Words for ‘sound’ are ‘klank’ and ‘geluid’ (but there’s no ‘wangeluid’ either); The word for ‘discordant sound’ is ‘wanklank’.
    Other than that, there’s ‘wanhoop’ (despair), ‘wansmaak’ (bad taste), ‘wanorde’ (disorder), and a few more.
    [the only appearance of the word 'wanluid' (on the internet) is in a poem that contains a novel compound or word on nearly every line]
    (and then there’s ‘wannabe’, which is a bad kind of nabe)

  18. and then there’s ‘wannabe’, which is a bad kind of nabe
    Heh. I may start using that.

  19. Also, watch out for the crazy-bad sort of ker.
    And wanbetalers.

  20. Like csprr I had never heard of wanluid, so I checked the online Woordenboek der Nederlandsche Taal (http://gtb.inl.nl/?owner=WNT), which has only wanluidend, wanluidig dissonant, not harmonious.
    German Wahnsinn corresponds to Dutch waanzin. Dutch wanzin sounds strange but is present in the WNT (meaning “nonsense”).
    There many modern Dutch words starting with wan-, and also several with waan-.
    For wan- the WNT points to Old Indic ūná, Avestan una, Armenian unain, Greek ευνισ with general meaning insufficient, empty, devoid.
    For waan- the WNT points to the PIE root uěn-, from which Latin vênor (to hunt) and Gothic wenjan seem to be derived, with general meaning to want, desire, expect.
    So maybe there are two different origins.

  21. Seems to me too that ‘wan-’ and ‘waan-’ words have different origins, that is, my PG dictionary has:
    PG *wan(-az) initially appears in all branches of Germanic as an independent adjective meaning ‘lacking’ or ‘deficient’, whence the wan- words.
    PG *wēn(-iz), a noun, also appears in all branches, whence the waan- words.
    All (Dutch) words with waan- now have a sense of delusion or false expectation. The meaning seems to have evolved along a somewhat disheartening path from ‘hope/expectation’ by way of ‘opinion/supposition’ and ‘guess’ to ‘delusion’.
    There even appears to be a modern(-ish?) English verb ‘to ween’ meaning ‘to hope’. i.e. the cognate of Dutch/German ‘wa(a)nen’/'wähnen’ (derived from the PG root *wēn). Which seems clearly separate from ‘to wane’ (diminish) descending from the PG root *wan.
    Browsing the WNT turns up so many great words!: like ‘wanvet’ (not fat enough), ‘wanbroedsel’ (monstrosity, misshapen/deformed figure) and ‘wantaal’ (among other meanings apparently: “language full of errors breaking the syntactical, morphological, phonological, lexical and(!) semantic rules of the standard language, especially the use of words of foreign origin.” A great all-round powerword for any Dutch prescriptivist I’d say.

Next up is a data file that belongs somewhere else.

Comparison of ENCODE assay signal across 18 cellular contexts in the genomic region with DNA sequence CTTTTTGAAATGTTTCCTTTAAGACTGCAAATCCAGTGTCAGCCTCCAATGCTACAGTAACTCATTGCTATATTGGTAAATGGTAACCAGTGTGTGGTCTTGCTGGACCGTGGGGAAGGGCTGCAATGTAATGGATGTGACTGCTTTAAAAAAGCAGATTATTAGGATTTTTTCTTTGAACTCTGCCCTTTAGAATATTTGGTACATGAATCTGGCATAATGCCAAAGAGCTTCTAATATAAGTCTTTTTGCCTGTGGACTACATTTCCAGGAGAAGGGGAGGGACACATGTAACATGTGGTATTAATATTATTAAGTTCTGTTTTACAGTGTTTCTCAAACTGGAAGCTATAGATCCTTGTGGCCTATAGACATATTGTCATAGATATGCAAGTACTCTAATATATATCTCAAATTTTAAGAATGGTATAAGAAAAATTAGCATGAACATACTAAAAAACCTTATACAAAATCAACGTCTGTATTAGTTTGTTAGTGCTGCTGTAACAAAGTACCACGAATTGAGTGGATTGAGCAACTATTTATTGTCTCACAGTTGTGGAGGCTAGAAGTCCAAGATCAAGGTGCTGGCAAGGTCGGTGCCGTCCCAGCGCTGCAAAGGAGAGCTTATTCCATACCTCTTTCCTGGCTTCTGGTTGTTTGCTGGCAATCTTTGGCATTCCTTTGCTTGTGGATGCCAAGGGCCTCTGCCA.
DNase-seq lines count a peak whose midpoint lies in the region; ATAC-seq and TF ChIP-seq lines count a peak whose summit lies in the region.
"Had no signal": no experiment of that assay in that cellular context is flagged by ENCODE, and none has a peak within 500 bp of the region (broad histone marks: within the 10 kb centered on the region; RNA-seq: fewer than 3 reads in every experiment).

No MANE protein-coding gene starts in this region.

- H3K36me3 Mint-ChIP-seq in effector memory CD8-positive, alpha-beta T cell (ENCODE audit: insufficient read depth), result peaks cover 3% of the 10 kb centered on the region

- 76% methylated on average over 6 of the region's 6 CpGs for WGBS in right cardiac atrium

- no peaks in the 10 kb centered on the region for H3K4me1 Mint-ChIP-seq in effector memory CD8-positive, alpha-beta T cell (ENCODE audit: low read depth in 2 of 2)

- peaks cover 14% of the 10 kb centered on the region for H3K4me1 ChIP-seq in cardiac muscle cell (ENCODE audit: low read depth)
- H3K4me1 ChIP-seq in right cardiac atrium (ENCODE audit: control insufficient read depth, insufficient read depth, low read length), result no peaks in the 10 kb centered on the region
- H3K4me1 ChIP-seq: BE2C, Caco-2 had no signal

Wondering if ‘wan-’ can still be productive, now that it is a sort of prefix (as it can’t appear independently anymore). Even though some of the WNT words appear quite recent, I’m struggling to come up with a neologism that sounds right. (?”Ajax speelde afgelopen zondag een wanwedstrijd”, mmmh)

  22. Modernish ween? Not the same ween in overweening?

  23. Well I wrote modern-ish, cause it is listed in a current dictionary, but sounds unknown/obsolete to me (but then I’m no native speaker).
    overweening, which I hadn’t considered, is from the same root yes.

  24. “Between” originally meant nocturnal enuresis, a specific kind of overweening.

  25. Of legal knowledge I acquired such a grip
    That they took me into the partnership.
    And that junior partnership, I ween,
    Was the only ship that I ever had seen.
    But that kind of ship so suited me,
    That now I am the Ruler of the Queen’s Navee!

  26. Stu, you live in the land of wieners, don’t you?

  27. While talking with someone yesterday I noticed that he scarcely pronounces the “t” in “between”. Very odd.

  28. you live in the land of wieners, don’t you?
    How true, empty. But oddly enough you find Wieners only in Austria. There’s nothing edible in Germany whose name sounds like the English “wiener”, apart from Wiener Schnitzel, which is not a wiener. Würstchen are sold and consumed primarily in Southern Germany.
    While on the subject of things that don’t exist in Germany but are supposedly German: I have never encountered here a Kartoffelsalat anything like the American “German potato salad”. No German housewife, from one end of the country to the other, would ever put celery in potato salad, and then pour hot bacon grease over the lot.
    Also, “pumpernickel” is merely a word some people know. In Cologne at least, “pumpernickel” bread can be found only in remote corners of supermarket shelves. I have never seen it in a bakery, where you can buy all kinds of Schwarzbrot, but nothing that tastes like or is called Pumpernickel.

  29. I find that Pumpernickel originally came from Westphalia. The WiPe article passes on a speculation that the word means “farting Santa Claus” (Nikolaus). It says that Pumper in the Sauerland means flatulence. This may help to explain why the product is not widely available.